Pendleton v. Hoomes

From Wythepedia: The George Wythe Encyclopedia
Revision as of 17:05, 18 June 2014 by Fwding (talk | contribs) (The Court's Decision)

Jump to: navigation, search
First page of the opinion Pendleton v. Hoomes, in Decisions of Cases in Virginia by the High Court of Chancery, with Remarks upon Decrees by the Court of Appeals, Reversing Some of Those Decisions, by George Wythe. 2nd ed. (Richmond: J. W. Randolph, 1852).

Pendleton v. Hoomes, Wythe 94 (1790), was a case discussing how an inheritance was to be split among surviving siblings.[1]


In his will, Joseph Hoomes left the remaining part of his estate "to be equaly divided between the children of my uncle Benjamin Hoomes and my cousin John Hoomes. . .share and share alike." John Hoomes, the defendant, was Joseph's legal heir (i.e., the person who would inherit property not designated to go to someone else by a will).

When Joseph created the will, Benjamin Hoomes had six children. One of these children, Martha, died about six months before Joseph. Benjamin's other five children gave their inheritance rights to the plaintiffs, Benjamin and James Pendleton.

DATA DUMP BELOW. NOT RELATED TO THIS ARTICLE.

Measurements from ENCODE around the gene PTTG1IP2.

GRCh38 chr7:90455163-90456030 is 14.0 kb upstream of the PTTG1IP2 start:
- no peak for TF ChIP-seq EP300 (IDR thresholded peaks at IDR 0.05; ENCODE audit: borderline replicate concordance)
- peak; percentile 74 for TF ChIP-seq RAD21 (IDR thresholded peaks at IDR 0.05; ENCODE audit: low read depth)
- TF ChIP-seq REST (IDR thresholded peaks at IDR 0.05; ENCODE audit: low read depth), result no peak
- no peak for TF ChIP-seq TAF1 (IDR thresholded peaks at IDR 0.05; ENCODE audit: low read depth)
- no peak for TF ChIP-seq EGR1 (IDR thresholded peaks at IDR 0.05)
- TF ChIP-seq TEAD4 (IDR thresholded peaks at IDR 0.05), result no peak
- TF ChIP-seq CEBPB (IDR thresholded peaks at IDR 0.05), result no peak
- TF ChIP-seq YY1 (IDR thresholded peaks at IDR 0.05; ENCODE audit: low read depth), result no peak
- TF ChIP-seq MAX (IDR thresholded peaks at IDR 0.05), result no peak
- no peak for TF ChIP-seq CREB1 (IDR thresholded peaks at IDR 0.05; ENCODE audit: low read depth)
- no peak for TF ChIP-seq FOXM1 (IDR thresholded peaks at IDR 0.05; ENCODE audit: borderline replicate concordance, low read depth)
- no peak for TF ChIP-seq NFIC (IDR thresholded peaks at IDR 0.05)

The Pendletons filed a bill with the High Court of Chancery to claim Martha's share of the inheritance, claiming that Martha's inheritance became invalid when she died.

The Court's Decision

The High Court of Chancery decreed for the Pendletons.

Wythe found that Joseph's language about Benjamin's children referred to children alive when he died and the will was executed, not the children alive when he wrote the will.

To hold otherwise, Wythe said, would contravene Joseph's intent, since there is a possibility that English law[2] would have required all of Martha's share to go to John. In that scenario, the remainder of Joseph's estate would not have been split among Benjamin's children and John, "share and share alike"; rather, John would have received an extra seventh.


  1. George Wythe, Decisions of Cases in Virginia by the High Court of Chancery, 94 (Richmond: J.W. Randolph, 2d ed. 1852).
  2. Wythe's exact words: "if some decisions of the english courts be orthodox". Wythe 95.